Microsoft likes self-driving cars, but won’t be building them

Microsoft has not made any moves in the autonomous car space, but confirmed interest in building productivity suites or entire operating systems for automakers to integrate inside their cars.

That came with the caveat that it will not build its own autonomous cars. Like Google, it wants to partner with automakers, but Microsoft is even further behind since it hasn’t built a prototype car.

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“We won’t be building our own autonomous vehicle but we would like to enable autonomous vehicles and assisted driving as well,” said Peggy Johnson, head of business development at Microsoft, at the Converge technology conference in Hong Kong earlier this week.

Johnson claimed that Microsoft were “having discussions” with seven to eight automakers and tier one vendors about self-driving cars, about productivity and Cortana inside the car.

Microsoft does appear to be more focused on building in-car entertainment and productivity applications, rather than building the self-driving systems that deliver a hands-off experience to drivers.

“You’re sitting in the car for many, many minutes a day. Can that be part of your new office, can it be your new desk, a place where you actually get work done? We believe it can. Each of [the automakers were talked to] had a little something different that they wanted,” said Johnson.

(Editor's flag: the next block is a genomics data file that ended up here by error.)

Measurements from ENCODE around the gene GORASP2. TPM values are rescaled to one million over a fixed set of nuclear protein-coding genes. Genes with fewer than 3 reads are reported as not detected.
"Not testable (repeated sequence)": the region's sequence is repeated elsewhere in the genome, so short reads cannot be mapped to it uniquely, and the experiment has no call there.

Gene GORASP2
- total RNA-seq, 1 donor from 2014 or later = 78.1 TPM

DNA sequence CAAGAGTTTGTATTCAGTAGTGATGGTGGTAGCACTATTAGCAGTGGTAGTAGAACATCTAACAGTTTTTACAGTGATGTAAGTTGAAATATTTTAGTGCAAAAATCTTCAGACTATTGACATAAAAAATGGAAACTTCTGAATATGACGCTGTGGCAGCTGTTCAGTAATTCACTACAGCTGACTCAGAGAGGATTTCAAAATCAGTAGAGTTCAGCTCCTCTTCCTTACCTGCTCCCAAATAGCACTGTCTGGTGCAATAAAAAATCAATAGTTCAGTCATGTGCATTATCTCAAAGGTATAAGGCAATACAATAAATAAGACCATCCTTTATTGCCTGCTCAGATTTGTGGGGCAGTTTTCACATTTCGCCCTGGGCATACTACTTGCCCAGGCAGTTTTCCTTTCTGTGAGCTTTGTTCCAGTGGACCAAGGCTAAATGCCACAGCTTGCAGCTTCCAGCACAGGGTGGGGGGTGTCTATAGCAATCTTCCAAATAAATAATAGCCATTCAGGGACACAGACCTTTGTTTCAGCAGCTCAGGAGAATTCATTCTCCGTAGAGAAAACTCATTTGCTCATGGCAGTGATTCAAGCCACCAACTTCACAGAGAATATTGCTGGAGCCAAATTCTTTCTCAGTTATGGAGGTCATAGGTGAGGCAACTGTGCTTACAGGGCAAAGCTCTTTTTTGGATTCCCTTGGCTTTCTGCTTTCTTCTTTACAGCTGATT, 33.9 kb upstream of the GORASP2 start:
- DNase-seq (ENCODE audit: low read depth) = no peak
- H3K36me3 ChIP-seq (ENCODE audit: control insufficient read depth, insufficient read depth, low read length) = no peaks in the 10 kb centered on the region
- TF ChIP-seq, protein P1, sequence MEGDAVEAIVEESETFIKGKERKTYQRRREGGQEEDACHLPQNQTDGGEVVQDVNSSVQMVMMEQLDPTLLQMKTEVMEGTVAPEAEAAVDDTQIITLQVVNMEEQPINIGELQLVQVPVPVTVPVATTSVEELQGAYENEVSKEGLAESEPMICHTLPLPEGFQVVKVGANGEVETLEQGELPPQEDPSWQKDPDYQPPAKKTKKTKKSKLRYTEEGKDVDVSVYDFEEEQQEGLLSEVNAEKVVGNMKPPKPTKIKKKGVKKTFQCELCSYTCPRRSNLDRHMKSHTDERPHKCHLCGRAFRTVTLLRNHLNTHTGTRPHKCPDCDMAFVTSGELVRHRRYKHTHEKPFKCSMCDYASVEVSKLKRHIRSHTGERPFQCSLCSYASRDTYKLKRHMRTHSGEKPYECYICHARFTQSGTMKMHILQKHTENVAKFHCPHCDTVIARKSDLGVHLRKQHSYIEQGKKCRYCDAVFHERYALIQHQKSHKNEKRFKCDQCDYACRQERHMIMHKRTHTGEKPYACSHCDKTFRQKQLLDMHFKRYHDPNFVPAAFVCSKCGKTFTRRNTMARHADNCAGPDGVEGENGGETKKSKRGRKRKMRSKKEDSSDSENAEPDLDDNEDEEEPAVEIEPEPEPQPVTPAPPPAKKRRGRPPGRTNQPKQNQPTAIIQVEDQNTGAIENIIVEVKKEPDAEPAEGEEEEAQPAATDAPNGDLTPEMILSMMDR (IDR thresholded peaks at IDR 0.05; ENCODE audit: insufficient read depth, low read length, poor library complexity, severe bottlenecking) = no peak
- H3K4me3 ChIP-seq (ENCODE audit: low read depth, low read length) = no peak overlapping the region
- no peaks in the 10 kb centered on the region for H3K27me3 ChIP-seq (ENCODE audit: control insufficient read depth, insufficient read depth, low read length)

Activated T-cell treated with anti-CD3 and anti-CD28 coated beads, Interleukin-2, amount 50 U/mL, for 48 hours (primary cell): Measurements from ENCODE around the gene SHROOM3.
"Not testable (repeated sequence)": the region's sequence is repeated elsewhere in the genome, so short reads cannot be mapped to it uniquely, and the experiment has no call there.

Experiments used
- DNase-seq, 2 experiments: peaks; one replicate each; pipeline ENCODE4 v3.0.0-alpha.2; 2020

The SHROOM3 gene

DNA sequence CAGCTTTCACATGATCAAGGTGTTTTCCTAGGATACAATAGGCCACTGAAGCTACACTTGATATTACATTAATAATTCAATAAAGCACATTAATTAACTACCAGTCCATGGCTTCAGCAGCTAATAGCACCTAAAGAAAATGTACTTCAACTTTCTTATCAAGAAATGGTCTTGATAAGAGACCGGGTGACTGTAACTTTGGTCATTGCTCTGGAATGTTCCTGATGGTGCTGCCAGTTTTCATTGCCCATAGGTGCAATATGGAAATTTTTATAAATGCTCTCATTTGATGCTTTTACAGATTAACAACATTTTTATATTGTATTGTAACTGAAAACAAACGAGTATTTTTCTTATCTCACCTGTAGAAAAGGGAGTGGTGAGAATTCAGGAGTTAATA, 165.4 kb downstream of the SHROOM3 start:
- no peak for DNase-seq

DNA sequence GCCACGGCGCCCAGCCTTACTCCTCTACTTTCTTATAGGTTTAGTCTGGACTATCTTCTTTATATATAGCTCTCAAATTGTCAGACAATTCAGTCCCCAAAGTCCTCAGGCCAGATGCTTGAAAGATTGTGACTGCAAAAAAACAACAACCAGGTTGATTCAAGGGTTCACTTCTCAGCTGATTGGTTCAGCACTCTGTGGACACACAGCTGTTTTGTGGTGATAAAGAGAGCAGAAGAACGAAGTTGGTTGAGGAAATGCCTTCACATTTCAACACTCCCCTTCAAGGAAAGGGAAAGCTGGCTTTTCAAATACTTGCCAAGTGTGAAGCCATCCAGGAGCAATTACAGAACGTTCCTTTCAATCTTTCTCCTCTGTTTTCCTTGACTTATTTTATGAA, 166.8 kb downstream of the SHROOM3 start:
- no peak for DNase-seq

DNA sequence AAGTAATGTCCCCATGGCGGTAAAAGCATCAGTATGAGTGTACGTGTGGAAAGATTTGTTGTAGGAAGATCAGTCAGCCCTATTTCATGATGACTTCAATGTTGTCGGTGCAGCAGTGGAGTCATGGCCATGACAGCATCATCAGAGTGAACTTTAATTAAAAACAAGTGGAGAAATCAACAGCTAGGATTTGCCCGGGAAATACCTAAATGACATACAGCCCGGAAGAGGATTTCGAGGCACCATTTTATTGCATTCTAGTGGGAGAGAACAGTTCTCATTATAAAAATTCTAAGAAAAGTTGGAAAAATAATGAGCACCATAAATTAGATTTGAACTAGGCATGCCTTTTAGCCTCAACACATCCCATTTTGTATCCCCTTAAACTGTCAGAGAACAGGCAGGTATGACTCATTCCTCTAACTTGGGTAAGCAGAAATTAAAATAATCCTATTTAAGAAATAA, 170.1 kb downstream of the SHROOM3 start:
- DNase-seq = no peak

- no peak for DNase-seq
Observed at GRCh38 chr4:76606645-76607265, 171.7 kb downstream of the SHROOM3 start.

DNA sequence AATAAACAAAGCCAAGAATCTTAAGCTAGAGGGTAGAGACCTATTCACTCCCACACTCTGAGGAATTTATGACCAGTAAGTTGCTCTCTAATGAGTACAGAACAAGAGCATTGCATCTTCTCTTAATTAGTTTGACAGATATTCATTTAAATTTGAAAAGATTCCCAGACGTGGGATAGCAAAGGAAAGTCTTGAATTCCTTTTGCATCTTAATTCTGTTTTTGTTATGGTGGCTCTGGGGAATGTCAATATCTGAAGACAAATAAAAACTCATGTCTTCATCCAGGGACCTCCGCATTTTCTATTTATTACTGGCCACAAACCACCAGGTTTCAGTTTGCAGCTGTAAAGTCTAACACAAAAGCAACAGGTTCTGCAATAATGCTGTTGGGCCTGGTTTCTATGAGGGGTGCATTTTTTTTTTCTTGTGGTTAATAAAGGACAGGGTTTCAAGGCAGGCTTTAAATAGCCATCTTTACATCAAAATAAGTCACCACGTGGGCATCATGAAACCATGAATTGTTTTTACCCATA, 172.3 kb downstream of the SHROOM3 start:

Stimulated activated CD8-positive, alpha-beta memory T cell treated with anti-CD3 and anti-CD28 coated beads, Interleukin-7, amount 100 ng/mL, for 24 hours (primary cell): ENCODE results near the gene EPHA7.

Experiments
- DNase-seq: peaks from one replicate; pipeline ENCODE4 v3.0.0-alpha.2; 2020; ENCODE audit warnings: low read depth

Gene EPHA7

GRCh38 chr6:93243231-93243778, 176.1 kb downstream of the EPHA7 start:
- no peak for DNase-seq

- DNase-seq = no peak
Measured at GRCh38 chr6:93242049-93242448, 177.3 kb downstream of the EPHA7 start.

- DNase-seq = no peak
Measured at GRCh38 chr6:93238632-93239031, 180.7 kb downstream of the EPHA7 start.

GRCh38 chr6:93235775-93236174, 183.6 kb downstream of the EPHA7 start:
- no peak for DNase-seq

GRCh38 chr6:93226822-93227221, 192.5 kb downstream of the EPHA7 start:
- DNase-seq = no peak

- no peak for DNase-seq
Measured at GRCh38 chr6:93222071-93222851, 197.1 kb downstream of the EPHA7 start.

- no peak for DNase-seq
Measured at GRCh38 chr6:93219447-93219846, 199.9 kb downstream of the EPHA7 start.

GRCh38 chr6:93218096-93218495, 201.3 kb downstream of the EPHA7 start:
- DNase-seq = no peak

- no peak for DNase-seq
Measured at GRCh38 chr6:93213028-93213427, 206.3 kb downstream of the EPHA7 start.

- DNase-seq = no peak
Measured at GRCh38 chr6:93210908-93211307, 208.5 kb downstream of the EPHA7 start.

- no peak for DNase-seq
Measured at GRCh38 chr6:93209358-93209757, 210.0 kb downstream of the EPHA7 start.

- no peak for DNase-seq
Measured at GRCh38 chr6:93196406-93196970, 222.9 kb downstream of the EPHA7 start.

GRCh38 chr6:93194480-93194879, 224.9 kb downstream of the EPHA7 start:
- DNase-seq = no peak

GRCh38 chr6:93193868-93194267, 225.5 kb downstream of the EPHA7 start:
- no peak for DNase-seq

Excel at full acceleration?

Integration of Office 365 could be vital for some car owners, though we suspect Microsoft’s apps will be available through car app stores like Android Auto and Apple CarPlay, which currently provide integration with a car’s dashboard. In the future, we may see further integration to make the car a service for everyone in the family.

Microsoft does appear to be on the back foot of the autonomous market. While Google, Tesla, Uber, and apparently Apple work on self-driving cars, Microsoft is holding preliminary talks without much leverage.

However, we may not be seeing the full picture. Some of Microsoft’s Azure services may be extremely impactful to connected cars in the next few years, providing cloud and IoT systems to automakers.

We’ll have to wait and see if these discussions turn into meaningful partnerships.

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